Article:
Let us know if you would like to be on an email list for updates.

Click here for a working list of plants we’re recommending for planting.

 

 

Some further reading

General

A thesis on effectiveness of corridors https://eprints.qut.edu.au/16039/

 

Corridors in Australia

Considering our role in respect to the Great Eastern Ranges (“The Great Eastern Ranges Initiative (GER) brings people and organisations together to protect, link and restore healthy habitats over 3,600km, from western Victoria through NSW and the ACT to far north Queensland.”) https://www.ger.org.au/home

National wildlife corridors plan “The National Wildlife Corridors Plan is the Australian Government’s framework to retain, restore and manage ecological connections in the Australian landscape. It lays the foundation for a new, collaborative, whole-of-landscape approach to biodiversity conservation, one based on voluntary cooperation and the efforts of communities, landholders, governments and industry. The role of the Australian Government is to enable and coordinate the efforts of all participants. The Corridors Plan outlines the Australian Government’s vision whereby a diversity of land tenures and land use types will contribute to wildlife corridors. It is designed to guide and support individuals, private landholders and managers, community groups, policy makers, planners and natural resource managers to develop and manage corridor initiatives. The rights landholders have under the law to control and enjoy their property, control access to their property and legally dispose of their property in part or in whole are not altered or affected by the Corridors Plan.” https://www.environment.gov.au/topics/biodiversity/biodiversity-conservation/wildlife-corridors/what-are-wildlife-corridors

Fauna Sensitive Road Design (Queensland Government) – Wildlife Corridors Download pdf FSRD_4_WildlifeCorridors

Corridors in ne NSW  (NSW Government)https://www.environment.nsw.gov.au/resources/nature/landholderNotes15WildlifeCorridors.pdf

Habitat creation in Mosman, Sydney https://scenicrim.wildlife.org.au/projects/wildlife-corridors-for-the-scenic-rim/

Review of corridors in logging areas in Australia https://www.publish.csiro.au/WR/WR9940323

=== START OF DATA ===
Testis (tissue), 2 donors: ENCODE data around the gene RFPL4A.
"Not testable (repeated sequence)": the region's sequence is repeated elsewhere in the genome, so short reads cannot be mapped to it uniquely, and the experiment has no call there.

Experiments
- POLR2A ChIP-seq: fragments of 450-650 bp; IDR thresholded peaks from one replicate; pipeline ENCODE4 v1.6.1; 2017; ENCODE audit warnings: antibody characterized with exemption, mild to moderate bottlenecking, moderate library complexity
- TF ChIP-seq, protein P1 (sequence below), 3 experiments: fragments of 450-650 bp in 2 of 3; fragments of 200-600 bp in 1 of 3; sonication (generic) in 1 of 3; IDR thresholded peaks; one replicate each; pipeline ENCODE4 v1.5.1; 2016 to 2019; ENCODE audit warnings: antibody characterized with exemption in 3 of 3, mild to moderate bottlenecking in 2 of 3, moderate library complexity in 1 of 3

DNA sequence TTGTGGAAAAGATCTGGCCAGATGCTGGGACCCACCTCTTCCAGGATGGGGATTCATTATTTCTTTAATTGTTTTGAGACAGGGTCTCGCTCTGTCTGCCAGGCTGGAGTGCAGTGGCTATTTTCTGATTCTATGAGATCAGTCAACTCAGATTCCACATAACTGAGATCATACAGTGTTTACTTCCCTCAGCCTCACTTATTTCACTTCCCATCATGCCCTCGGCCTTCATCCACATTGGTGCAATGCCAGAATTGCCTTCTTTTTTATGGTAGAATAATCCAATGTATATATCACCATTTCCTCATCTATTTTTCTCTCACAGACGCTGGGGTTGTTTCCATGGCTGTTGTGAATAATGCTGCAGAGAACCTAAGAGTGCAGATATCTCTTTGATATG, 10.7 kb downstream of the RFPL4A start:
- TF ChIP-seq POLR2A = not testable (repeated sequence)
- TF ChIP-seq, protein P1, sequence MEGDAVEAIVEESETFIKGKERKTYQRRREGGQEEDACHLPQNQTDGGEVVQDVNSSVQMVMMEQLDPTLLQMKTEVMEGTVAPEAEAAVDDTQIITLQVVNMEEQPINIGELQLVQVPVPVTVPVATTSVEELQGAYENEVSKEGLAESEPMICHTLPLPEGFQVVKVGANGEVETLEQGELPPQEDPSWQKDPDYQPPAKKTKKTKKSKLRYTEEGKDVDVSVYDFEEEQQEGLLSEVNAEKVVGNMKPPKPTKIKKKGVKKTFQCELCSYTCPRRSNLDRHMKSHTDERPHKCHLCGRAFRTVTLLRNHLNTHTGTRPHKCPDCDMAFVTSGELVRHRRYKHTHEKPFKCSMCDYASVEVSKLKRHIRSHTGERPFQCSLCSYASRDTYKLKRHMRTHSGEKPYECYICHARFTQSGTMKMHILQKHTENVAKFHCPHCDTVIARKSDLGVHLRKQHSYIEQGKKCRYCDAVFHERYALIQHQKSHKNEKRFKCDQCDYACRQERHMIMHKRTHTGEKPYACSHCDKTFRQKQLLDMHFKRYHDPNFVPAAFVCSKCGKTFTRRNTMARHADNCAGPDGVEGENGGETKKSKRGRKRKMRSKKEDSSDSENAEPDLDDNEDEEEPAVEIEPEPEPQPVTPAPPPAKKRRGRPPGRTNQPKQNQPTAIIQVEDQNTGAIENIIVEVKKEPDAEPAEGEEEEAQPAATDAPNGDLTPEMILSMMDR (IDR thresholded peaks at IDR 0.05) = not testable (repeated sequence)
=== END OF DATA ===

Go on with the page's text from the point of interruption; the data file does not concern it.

A wildlife corridor along railway in Melbourne https://www.abc.net.au/gardening/factsheets/a-wildlife-corridor/9429290

Riparian (river-side) corridors. Martin, TG, McIntyre, S Catterall, CP  Possingham HP 2006. Is landscape context important for riparian conservation? Birds in grassy woodland. - Biological Conservation 127: 201-214

“…The influence of landscape context on the bird assemblage increased as the surrounding land use became more intensive (e.g., woodland to native pasture to crop). Riparian zones have been shown to have consistently high biodiversity values relative to their extent. These findings suggest it is not enough to conserve riparian habitats alone, conservation and restoration plans must also take into consideration landscape context, particularly when that context is intensively used land.”

Corridors for vertebrates

Bird corridors https://www.birdsinbackyards.net/Fragmentation-and-Wildlife-Corridors

Edge effects on Australian forest birds:  Catterall, CP, Green, RJ, Jones, DN 1991, Habitat use by birds across a forest-suburb interface in Brisbane: implications for corridors. Nature conservation 2: 247-258

Summary: The following patterns of habitat use by birds were observed.(1) Most species were behavioural macrohabitat specialists, and suites of” suburb”,” forest” and” edge” species could be identified.(2) There was little movement of either forest or suburb species across the interface.(3) There was a strong edge effect, with a distinctive suite of large and aggressive species using the combination of resources that were available at the edge.(4) Forest species were characteristically small, foliage-feeding insectivores, and there was no effect of distance from the forest on the density of these birds within suburban sites.(5) There was no significant effect on forest species of varying the local vegetation characteristics within suburban sites, although there was some effect on suburb species. We conclude that day-to-day movements among small, isolated remnants are unlikely for most forest species; that narrow connecting corridors are likely to be dominated by aggressive edge species; and that this could inhibit movements within them by forest species. A loss of foliage-feeding avian insectivores could lead to further perturbations within corridor ecosystems, and these should be avoided by conserving wide corridors with a well-developed understorey.

Corridors for invertebrates

Corridors for invertebrates  https://conservationcorridor.org/2020/02/how-do-you-build-a-corridor-for-invertebrates/

If cities like New York can provide corridors for butterflies and bees, we certainly can! https://www.nytimes.com/2019/10/26/nyregion/green-roofs-nyc.html

Nation pollinator counts.  (We can incorporate this into our monitoring) https://wildpollinatorcount.com/resources/run-count/